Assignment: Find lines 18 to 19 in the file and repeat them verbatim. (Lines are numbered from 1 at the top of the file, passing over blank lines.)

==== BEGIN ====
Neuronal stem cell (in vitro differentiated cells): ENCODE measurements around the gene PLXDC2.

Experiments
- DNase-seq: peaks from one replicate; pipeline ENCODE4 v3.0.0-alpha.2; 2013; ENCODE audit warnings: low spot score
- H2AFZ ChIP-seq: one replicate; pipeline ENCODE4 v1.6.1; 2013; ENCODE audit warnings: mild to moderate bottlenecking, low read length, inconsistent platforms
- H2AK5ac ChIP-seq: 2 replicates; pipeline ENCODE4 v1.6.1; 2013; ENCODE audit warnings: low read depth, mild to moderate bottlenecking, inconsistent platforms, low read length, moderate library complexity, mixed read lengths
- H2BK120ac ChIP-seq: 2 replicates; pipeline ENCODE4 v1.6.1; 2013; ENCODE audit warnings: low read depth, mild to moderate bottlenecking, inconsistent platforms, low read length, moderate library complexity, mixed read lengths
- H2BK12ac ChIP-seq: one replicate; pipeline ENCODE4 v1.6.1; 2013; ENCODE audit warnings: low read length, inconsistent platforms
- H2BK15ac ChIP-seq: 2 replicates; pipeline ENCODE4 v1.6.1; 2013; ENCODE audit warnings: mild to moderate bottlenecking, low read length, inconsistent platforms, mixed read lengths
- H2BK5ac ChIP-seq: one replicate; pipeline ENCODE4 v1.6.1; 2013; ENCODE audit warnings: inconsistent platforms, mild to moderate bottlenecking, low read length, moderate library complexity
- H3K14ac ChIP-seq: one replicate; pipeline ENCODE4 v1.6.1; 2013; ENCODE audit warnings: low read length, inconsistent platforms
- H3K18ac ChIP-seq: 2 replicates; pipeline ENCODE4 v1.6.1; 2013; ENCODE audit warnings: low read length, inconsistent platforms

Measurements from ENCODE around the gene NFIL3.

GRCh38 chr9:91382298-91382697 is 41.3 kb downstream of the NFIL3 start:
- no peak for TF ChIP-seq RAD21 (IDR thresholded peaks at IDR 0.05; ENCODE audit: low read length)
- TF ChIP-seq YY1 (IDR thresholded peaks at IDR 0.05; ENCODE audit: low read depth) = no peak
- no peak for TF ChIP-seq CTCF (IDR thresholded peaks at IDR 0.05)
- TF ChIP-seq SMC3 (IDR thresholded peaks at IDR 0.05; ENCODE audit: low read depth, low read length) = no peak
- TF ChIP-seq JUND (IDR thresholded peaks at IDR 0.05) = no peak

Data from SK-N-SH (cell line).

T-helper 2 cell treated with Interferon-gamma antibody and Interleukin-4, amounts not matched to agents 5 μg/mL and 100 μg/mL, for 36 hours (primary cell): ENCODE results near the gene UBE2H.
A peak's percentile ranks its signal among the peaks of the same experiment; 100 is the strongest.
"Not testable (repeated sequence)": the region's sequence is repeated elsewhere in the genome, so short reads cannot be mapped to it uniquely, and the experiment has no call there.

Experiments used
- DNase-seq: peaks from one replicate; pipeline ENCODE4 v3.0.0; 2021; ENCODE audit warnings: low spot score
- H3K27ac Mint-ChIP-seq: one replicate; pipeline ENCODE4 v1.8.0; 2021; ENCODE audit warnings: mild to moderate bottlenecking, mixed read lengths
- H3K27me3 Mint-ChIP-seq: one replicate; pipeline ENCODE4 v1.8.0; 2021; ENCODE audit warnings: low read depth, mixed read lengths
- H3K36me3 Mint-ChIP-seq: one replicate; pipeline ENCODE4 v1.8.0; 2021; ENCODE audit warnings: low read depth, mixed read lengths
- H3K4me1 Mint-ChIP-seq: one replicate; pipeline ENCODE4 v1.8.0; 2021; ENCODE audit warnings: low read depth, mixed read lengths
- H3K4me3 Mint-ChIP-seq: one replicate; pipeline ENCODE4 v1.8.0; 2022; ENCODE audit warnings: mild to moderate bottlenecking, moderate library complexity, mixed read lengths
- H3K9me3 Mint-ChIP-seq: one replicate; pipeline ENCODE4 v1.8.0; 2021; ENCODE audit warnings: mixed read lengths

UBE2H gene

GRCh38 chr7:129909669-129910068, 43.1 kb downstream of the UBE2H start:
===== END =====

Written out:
- TF ChIP-seq JUND (IDR thresholded peaks at IDR 0.05) = no peak

Data from SK-N-SH (cell line).